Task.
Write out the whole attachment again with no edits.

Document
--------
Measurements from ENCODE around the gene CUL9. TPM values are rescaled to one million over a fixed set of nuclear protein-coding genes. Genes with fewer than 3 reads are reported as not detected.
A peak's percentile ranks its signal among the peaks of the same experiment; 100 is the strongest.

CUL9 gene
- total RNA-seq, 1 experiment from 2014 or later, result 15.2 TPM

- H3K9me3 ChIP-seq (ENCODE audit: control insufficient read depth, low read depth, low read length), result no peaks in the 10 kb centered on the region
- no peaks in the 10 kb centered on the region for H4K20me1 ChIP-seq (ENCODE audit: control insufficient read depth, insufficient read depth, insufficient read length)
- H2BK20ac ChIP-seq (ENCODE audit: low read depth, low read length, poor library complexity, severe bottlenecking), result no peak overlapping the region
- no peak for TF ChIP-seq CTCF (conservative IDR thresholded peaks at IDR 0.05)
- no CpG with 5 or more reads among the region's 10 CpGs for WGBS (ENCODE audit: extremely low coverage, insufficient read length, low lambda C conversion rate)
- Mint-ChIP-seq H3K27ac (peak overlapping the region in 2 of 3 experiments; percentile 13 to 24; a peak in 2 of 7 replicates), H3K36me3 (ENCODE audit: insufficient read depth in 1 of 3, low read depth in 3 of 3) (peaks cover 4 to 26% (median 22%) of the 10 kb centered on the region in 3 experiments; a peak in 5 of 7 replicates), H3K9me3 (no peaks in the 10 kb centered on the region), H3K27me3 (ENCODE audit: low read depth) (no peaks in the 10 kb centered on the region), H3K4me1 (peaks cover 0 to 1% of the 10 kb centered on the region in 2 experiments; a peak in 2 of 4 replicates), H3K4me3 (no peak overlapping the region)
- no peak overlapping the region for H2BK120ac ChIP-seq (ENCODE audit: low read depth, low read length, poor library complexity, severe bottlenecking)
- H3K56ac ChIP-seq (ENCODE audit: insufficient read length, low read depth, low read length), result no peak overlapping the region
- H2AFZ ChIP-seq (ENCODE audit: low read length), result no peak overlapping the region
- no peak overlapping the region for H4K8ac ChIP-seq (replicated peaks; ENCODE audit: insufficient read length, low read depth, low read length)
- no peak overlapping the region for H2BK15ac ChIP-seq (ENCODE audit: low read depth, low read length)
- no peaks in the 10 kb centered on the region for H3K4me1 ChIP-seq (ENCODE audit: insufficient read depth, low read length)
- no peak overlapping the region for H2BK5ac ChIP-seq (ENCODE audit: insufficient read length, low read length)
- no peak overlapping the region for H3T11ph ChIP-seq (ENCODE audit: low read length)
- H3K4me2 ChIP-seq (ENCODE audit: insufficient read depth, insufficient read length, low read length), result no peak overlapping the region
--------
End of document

Measurements from ENCODE around the gene CUL9. TPM values are rescaled to one million over a fixed set of nuclear protein-coding genes. Genes with fewer than 3 reads are reported as not detected.
A peak's percentile ranks its signal among the peaks of the same experiment; 100 is the strongest.

CUL9 gene
- total RNA-seq, 1 experiment from 2014 or later, result 15.2 TPM

- H3K9me3 ChIP-seq (ENCODE audit: control insufficient read depth, low read depth, low read length), result no peaks in the 10 kb centered on the region
- no peaks in the 10 kb centered on the region for H4K20me1 ChIP-seq (ENCODE audit: control insufficient read depth, insufficient read depth, insufficient read length)
- H2BK20ac ChIP-seq (ENCODE audit: low read depth, low read length, poor library complexity, severe bottlenecking), result no peak overlapping the region
- no peak for TF ChIP-seq CTCF (conservative IDR thresholded peaks at IDR 0.05)
- no CpG with 5 or more reads among the region's 10 CpGs for WGBS (ENCODE audit: extremely low coverage, insufficient read length, low lambda C conversion rate)
- Mint-ChIP-seq H3K27ac (peak overlapping the region in 2 of 3 experiments; percentile 13 to 24; a peak in 2 of 7 replicates), H3K36me3 (ENCODE audit: insufficient read depth in 1 of 3, low read depth in 3 of 3) (peaks cover 4 to 26% (median 22%) of the 10 kb centered on the region in 3 experiments; a peak in 5 of 7 replicates), H3K9me3 (no peaks in the 10 kb centered on the region), H3K27me3 (ENCODE audit: low read depth) (no peaks in the 10 kb centered on the region), H3K4me1 (peaks cover 0 to 1% of the 10 kb centered on the region in 2 experiments; a peak in 2 of 4 replicates), H3K4me3 (no peak overlapping the region)
- no peak overlapping the region for H2BK120ac ChIP-seq (ENCODE audit: low read depth, low read length, poor library complexity, severe bottlenecking)
- H3K56ac ChIP-seq (ENCODE audit: insufficient read length, low read depth, low read length), result no peak overlapping the region
- H2AFZ ChIP-seq (ENCODE audit: low read length), result no peak overlapping the region
- no peak overlapping the region for H4K8ac ChIP-seq (replicated peaks; ENCODE audit: insufficient read length, low read depth, low read length)
- no peak overlapping the region for H2BK15ac ChIP-seq (ENCODE audit: low read depth, low read length)
- no peaks in the 10 kb centered on the region for H3K4me1 ChIP-seq (ENCODE audit: insufficient read depth, low read length)
- no peak overlapping the region for H2BK5ac ChIP-seq (ENCODE audit: insufficient read length, low read length)
- no peak overlapping the region for H3T11ph ChIP-seq (ENCODE audit: low read length)
- H3K4me2 ChIP-seq (ENCODE audit: insufficient read depth, insufficient read length, low read length), result no peak overlapping the region